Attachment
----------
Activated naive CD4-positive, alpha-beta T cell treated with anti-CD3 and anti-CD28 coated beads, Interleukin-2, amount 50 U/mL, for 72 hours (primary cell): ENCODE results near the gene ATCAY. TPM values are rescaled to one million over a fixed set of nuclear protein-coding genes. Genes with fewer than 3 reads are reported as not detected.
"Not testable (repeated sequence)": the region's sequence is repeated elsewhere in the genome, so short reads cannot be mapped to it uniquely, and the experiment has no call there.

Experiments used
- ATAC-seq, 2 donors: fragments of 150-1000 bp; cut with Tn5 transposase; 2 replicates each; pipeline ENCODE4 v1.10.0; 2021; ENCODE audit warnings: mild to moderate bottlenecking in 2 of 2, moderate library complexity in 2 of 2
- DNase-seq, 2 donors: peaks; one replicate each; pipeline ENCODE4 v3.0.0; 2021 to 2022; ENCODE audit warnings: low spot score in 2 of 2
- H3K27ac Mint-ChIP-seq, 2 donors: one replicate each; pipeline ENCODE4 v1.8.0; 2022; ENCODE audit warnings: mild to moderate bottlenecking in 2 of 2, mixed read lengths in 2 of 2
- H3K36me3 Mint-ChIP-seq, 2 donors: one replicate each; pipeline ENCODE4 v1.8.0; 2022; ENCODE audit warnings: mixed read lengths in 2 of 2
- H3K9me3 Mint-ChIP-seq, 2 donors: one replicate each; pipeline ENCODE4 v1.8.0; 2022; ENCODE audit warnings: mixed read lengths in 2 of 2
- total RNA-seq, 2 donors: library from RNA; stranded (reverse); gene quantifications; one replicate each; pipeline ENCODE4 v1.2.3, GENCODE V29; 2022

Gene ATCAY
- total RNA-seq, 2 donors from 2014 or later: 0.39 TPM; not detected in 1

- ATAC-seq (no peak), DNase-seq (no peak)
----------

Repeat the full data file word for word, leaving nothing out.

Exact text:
Activated naive CD4-positive, alpha-beta T cell treated with anti-CD3 and anti-CD28 coated beads, Interleukin-2, amount 50 U/mL, for 72 hours (primary cell): ENCODE results near the gene ATCAY. TPM values are rescaled to one million over a fixed set of nuclear protein-coding genes. Genes with fewer than 3 reads are reported as not detected.
"Not testable (repeated sequence)": the region's sequence is repeated elsewhere in the genome, so short reads cannot be mapped to it uniquely, and the experiment has no call there.

Experiments used
- ATAC-seq, 2 donors: fragments of 150-1000 bp; cut with Tn5 transposase; 2 replicates each; pipeline ENCODE4 v1.10.0; 2021; ENCODE audit warnings: mild to moderate bottlenecking in 2 of 2, moderate library complexity in 2 of 2
- DNase-seq, 2 donors: peaks; one replicate each; pipeline ENCODE4 v3.0.0; 2021 to 2022; ENCODE audit warnings: low spot score in 2 of 2
- H3K27ac Mint-ChIP-seq, 2 donors: one replicate each; pipeline ENCODE4 v1.8.0; 2022; ENCODE audit warnings: mild to moderate bottlenecking in 2 of 2, mixed read lengths in 2 of 2
- H3K36me3 Mint-ChIP-seq, 2 donors: one replicate each; pipeline ENCODE4 v1.8.0; 2022; ENCODE audit warnings: mixed read lengths in 2 of 2
- H3K9me3 Mint-ChIP-seq, 2 donors: one replicate each; pipeline ENCODE4 v1.8.0; 2022; ENCODE audit warnings: mixed read lengths in 2 of 2
- total RNA-seq, 2 donors: library from RNA; stranded (reverse); gene quantifications; one replicate each; pipeline ENCODE4 v1.2.3, GENCODE V29; 2022

Gene ATCAY
- total RNA-seq, 2 donors from 2014 or later: 0.39 TPM; not detected in 1

- ATAC-seq (no peak), DNase-seq (no peak)